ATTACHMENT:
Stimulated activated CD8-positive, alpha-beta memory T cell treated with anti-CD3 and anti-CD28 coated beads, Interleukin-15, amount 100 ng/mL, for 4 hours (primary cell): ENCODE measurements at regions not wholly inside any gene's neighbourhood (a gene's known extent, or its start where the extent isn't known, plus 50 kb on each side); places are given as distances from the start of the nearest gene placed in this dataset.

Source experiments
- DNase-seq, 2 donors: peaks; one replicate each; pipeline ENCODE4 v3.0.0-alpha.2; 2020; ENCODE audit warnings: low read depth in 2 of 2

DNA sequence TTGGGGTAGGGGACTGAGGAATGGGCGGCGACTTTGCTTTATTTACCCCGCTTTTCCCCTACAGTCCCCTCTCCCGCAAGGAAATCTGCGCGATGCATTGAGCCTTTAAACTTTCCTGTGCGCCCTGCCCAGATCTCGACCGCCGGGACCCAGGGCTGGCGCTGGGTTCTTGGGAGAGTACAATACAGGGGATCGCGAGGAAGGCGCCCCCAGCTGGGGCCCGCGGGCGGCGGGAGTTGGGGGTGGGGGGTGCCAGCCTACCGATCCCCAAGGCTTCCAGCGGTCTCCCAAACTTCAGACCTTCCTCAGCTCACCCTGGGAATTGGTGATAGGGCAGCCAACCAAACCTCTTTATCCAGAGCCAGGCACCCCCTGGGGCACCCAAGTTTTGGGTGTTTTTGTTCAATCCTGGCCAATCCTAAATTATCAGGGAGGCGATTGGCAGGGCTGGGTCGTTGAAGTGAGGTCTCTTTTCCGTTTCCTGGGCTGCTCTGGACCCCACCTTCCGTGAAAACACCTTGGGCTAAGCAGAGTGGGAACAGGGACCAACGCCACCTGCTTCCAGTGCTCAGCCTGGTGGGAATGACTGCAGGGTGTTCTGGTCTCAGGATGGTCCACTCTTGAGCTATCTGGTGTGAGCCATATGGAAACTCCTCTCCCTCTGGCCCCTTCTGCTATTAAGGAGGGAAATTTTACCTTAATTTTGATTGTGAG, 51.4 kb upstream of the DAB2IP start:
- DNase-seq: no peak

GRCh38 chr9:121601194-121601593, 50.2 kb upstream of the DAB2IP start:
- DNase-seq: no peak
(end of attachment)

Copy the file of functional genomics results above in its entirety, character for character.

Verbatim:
Stimulated activated CD8-positive, alpha-beta memory T cell treated with anti-CD3 and anti-CD28 coated beads, Interleukin-15, amount 100 ng/mL, for 4 hours (primary cell): ENCODE measurements at regions not wholly inside any gene's neighbourhood (a gene's known extent, or its start where the extent isn't known, plus 50 kb on each side); places are given as distances from the start of the nearest gene placed in this dataset.

Source experiments
- DNase-seq, 2 donors: peaks; one replicate each; pipeline ENCODE4 v3.0.0-alpha.2; 2020; ENCODE audit warnings: low read depth in 2 of 2

DNA sequence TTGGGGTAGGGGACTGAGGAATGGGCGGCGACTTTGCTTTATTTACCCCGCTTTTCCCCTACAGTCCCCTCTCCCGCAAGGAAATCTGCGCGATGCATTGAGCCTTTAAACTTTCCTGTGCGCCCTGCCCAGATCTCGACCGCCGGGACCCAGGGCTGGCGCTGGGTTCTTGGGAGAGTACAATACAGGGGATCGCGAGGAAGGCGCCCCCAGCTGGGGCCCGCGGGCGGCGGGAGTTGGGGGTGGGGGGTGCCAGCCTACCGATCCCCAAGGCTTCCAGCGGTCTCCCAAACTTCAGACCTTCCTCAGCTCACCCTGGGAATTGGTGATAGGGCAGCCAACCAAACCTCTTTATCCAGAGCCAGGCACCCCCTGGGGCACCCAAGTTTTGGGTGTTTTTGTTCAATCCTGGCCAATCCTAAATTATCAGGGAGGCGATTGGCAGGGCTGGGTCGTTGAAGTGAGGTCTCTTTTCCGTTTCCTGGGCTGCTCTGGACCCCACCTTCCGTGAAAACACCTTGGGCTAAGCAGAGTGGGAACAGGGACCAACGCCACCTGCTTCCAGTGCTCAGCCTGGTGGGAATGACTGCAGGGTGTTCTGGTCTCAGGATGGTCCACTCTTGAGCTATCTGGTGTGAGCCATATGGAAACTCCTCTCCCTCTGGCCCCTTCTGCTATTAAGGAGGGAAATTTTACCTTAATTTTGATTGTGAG, 51.4 kb upstream of the DAB2IP start:
- DNase-seq: no peak

GRCh38 chr9:121601194-121601593, 50.2 kb upstream of the DAB2IP start:
- DNase-seq: no peak